Freemasons

Shakedown, Vol. 2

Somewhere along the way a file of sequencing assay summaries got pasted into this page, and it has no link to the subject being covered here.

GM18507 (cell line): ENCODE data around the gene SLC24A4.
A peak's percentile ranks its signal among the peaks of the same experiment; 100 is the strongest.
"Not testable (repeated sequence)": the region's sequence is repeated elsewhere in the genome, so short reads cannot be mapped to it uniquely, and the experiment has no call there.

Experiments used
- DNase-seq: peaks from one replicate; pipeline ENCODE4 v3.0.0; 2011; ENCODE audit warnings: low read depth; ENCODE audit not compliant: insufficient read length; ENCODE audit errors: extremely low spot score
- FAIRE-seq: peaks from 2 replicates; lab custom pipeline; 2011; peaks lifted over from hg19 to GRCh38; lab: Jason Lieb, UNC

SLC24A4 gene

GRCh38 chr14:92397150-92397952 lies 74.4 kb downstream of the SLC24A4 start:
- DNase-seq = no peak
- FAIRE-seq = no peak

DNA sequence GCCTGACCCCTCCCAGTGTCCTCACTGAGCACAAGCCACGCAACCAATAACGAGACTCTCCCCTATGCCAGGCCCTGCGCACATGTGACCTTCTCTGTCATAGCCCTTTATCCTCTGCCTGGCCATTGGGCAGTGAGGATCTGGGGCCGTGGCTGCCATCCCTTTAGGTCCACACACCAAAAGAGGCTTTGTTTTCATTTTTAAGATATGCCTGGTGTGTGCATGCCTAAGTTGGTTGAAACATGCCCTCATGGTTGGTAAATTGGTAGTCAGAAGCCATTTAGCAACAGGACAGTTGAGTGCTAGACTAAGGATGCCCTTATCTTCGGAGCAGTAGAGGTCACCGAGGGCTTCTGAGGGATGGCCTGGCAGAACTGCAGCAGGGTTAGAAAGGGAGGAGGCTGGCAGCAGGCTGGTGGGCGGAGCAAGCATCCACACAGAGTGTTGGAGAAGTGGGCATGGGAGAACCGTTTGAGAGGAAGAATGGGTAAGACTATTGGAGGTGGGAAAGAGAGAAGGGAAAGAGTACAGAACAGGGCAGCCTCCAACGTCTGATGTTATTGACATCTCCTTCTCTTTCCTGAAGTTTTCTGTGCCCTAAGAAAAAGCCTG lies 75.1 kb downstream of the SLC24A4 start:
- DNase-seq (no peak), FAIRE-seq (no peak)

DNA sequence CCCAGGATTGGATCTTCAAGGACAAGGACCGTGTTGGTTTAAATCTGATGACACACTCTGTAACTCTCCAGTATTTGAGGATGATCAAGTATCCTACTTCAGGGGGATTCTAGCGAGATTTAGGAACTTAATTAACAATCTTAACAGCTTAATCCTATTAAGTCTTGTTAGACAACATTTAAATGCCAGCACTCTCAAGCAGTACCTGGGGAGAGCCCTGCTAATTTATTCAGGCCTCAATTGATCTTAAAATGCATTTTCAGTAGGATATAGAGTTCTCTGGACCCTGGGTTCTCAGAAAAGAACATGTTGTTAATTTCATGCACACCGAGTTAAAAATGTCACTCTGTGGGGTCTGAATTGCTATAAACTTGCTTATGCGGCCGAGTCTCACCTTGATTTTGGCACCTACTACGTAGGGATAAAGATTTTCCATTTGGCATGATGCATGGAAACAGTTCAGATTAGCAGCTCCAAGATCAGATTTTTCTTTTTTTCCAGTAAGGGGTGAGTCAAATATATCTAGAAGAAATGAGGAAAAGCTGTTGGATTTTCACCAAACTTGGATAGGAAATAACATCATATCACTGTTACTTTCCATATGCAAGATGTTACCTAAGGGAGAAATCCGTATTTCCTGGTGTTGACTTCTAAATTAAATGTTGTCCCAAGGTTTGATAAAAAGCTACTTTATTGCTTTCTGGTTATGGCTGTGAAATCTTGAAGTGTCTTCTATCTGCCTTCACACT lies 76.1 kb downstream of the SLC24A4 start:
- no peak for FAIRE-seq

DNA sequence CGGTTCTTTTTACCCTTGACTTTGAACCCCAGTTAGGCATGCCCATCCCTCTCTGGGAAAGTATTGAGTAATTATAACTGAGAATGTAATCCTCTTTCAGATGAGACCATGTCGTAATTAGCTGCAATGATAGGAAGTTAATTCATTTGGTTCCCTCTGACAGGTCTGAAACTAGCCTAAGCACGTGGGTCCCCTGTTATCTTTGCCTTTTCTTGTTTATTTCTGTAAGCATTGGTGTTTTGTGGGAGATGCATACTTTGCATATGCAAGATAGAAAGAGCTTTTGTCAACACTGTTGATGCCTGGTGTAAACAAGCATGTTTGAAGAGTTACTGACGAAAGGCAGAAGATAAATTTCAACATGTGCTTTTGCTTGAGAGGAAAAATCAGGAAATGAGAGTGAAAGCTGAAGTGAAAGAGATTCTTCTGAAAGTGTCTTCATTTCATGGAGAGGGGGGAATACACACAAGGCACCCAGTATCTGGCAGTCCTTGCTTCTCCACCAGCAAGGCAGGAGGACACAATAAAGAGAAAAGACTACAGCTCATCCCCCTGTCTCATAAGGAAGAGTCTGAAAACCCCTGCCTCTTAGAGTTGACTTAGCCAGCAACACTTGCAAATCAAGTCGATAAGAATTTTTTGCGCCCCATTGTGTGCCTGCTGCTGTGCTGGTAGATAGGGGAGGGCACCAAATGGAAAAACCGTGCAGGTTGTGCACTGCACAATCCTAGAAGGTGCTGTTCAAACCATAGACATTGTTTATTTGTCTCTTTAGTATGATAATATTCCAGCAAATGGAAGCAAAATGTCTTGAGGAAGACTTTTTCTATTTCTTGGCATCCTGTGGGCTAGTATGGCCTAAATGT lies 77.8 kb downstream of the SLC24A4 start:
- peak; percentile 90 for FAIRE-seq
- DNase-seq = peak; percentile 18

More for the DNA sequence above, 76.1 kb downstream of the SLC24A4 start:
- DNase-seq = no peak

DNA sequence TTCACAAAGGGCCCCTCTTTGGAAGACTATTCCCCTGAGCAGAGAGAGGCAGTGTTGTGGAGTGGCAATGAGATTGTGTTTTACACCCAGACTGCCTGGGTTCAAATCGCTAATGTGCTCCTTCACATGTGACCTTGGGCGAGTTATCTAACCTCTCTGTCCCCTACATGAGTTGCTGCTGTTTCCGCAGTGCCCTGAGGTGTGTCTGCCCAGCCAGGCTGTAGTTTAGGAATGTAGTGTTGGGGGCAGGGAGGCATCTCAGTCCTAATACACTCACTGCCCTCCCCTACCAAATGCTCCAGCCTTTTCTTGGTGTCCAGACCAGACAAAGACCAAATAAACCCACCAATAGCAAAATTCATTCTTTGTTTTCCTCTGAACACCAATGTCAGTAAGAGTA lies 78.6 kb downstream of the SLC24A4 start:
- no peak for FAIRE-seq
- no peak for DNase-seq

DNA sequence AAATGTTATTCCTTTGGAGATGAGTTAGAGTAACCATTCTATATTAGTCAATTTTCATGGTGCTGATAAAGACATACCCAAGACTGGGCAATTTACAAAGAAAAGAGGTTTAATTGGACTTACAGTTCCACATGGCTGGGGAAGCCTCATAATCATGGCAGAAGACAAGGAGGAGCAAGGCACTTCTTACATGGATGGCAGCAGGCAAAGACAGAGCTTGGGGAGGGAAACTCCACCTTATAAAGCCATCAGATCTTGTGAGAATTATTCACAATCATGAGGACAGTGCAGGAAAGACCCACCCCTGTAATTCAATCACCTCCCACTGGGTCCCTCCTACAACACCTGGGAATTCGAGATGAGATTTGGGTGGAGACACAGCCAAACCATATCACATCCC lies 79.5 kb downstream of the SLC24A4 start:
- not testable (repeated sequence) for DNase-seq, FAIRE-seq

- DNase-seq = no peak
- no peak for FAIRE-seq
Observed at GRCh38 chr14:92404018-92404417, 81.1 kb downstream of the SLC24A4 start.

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Having transformed the art of commercial remixing through their debut album Shakedown, Brighton duo Russell Small and James Wiltshire, aka Freemasons, return with another set of dancefloor anthems which yet again highlights their infallible Midas touch. Like its predecessor, Shakedown, Vol. 2 is a collection of nu-disco reworkings of pop and R&B songs, old and new (Eurythmics' "Here Comes the Rain Again," Beyoncé's "Ring the Alarm"), interspersed with their own self-penned compositions. Whereas remixes of chart hits tend to strip away their best attributes, often leaving just a generic four-to-the -floor beat, repetitive basslines, and snatches of vocals, Freemasons treat the source material with respect by keeping the melodies and lyrics intact, and instead adding new hooks, inventive genre-hopping musical touches, and a beefed-up production which can turn even the most pedestrian song into an anthemic floor-filler. Indeed, so successful are they at adapting other artists' work, that their versions are often promoted as the main single, such as their bhangra-infused remix of Kelly Rowland's raunchy R&B number, "Work" and their euphoric synth bass-led interpretation of Kylie Minogue's "The One," two of the highlights on this impressive, seamlessly mixed collection. Alongside remixes of tracks from contemporary dance acts Deadmau5, Calvin Harris, and Justice, there are also bold attempts at reinventing classic tunes from New Order ("Blue Monday"), Ultra Naté ("Free"), and Coldcut and Lisa Stansfield ("People Hold On"), all of which ramp up the pounding rhythms, pulsating basslines, and stabbed strings without ever detracting from the original. The eight Freemasons recordings also blend in effortlessly with the more familiar material, with their haunting vocal house cover of Alanis Morissette's "Uninvited," the frenetic disco strings of their Sophie Ellis-Bextor collaboration "Heartbreak Make Me a Dancer," and their Tina Turner/Jackie Moore mash-up "Love on My Mind" just as dynamic and infectious as their remixes. The relentlessly uptempo nature of the album can wear a little thin, particularly toward the end of the album's generous 28 tracks, but for fans of funky house, Shakedown, Vol. 2 is perhaps the most essential compilation of the year.

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